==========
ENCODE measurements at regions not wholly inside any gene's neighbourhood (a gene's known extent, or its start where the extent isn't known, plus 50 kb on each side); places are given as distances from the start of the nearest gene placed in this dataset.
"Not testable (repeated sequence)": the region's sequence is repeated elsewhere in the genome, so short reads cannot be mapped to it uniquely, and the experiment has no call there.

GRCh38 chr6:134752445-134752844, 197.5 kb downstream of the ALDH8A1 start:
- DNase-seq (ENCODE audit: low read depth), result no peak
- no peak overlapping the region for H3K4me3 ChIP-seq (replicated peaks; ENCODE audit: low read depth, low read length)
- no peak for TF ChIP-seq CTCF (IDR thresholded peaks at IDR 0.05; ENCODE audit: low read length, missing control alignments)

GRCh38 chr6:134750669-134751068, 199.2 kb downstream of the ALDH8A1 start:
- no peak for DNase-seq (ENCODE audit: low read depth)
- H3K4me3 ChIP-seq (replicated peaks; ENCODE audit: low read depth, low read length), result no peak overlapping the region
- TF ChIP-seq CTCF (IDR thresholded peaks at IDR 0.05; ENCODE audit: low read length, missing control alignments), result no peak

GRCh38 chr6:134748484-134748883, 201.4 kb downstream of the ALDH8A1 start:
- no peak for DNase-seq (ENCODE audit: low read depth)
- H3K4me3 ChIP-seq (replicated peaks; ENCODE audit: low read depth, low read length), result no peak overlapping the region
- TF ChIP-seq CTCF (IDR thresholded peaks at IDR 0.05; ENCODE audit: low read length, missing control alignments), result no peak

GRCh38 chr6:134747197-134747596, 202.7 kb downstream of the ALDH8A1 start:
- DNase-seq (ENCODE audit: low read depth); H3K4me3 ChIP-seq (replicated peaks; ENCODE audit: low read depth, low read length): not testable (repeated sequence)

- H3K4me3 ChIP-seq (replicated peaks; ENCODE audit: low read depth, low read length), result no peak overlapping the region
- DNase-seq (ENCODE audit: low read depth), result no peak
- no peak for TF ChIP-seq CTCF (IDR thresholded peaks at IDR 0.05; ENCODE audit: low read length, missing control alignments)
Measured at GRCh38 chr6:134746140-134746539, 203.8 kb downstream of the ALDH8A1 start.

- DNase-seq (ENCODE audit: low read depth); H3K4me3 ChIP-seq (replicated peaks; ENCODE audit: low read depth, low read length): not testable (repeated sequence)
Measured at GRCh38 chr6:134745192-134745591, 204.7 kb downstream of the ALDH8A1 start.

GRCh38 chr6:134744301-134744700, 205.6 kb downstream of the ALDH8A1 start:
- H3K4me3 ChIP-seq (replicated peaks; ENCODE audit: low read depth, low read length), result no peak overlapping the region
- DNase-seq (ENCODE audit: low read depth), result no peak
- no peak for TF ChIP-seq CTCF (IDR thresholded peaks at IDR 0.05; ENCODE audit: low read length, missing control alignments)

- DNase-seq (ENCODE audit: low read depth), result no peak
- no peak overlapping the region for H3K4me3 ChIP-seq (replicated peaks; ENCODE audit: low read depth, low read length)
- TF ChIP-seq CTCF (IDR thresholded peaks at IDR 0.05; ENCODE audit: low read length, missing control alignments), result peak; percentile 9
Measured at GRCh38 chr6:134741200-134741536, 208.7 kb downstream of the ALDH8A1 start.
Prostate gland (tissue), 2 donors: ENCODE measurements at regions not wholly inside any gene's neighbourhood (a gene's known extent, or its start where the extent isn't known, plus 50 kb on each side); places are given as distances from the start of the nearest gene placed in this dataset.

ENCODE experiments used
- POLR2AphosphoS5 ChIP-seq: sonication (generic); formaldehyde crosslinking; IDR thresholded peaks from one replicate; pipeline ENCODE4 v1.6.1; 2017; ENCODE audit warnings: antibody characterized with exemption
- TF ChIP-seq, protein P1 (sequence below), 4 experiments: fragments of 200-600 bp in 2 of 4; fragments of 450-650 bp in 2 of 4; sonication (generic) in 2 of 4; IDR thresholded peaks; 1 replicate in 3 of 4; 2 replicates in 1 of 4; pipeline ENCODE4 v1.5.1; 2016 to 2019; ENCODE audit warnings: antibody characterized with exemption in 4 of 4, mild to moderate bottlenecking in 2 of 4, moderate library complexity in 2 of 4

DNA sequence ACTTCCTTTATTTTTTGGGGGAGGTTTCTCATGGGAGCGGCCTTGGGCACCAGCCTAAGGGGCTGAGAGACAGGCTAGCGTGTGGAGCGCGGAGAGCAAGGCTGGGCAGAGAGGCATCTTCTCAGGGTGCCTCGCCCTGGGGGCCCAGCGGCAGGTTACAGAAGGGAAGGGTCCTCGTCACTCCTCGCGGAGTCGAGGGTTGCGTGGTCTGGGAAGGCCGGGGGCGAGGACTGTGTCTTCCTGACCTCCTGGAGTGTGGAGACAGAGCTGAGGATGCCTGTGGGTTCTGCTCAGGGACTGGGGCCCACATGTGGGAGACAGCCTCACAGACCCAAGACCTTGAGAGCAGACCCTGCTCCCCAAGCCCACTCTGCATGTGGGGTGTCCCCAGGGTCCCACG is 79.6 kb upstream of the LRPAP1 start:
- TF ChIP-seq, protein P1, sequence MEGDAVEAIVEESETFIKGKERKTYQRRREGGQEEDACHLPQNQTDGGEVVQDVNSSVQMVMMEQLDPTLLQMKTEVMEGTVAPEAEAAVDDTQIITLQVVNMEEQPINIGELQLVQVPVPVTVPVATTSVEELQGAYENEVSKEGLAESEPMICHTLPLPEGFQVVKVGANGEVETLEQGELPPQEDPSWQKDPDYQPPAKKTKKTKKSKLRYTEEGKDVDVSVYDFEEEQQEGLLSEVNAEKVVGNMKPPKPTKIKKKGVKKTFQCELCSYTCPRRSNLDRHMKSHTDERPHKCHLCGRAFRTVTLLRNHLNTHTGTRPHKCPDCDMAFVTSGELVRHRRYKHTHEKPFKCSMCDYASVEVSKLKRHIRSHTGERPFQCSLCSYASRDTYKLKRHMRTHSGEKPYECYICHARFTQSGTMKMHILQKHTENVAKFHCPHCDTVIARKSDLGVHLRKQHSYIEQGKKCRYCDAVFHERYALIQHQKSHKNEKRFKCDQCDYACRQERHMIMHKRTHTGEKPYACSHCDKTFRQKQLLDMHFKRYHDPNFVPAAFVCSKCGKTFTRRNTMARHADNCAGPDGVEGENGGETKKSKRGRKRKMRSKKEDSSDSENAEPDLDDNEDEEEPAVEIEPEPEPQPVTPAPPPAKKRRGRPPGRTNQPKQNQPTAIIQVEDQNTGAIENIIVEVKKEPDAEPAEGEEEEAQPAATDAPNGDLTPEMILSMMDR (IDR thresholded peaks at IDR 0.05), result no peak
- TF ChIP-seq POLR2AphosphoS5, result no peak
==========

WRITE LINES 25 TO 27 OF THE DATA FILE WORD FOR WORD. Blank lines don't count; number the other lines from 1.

- DNase-seq (ENCODE audit: low read depth), result no peak
- no peak for TF ChIP-seq CTCF (IDR thresholded peaks at IDR 0.05; ENCODE audit: low read length, missing control alignments)

- DNase-seq (ENCODE audit: low read depth), result no peak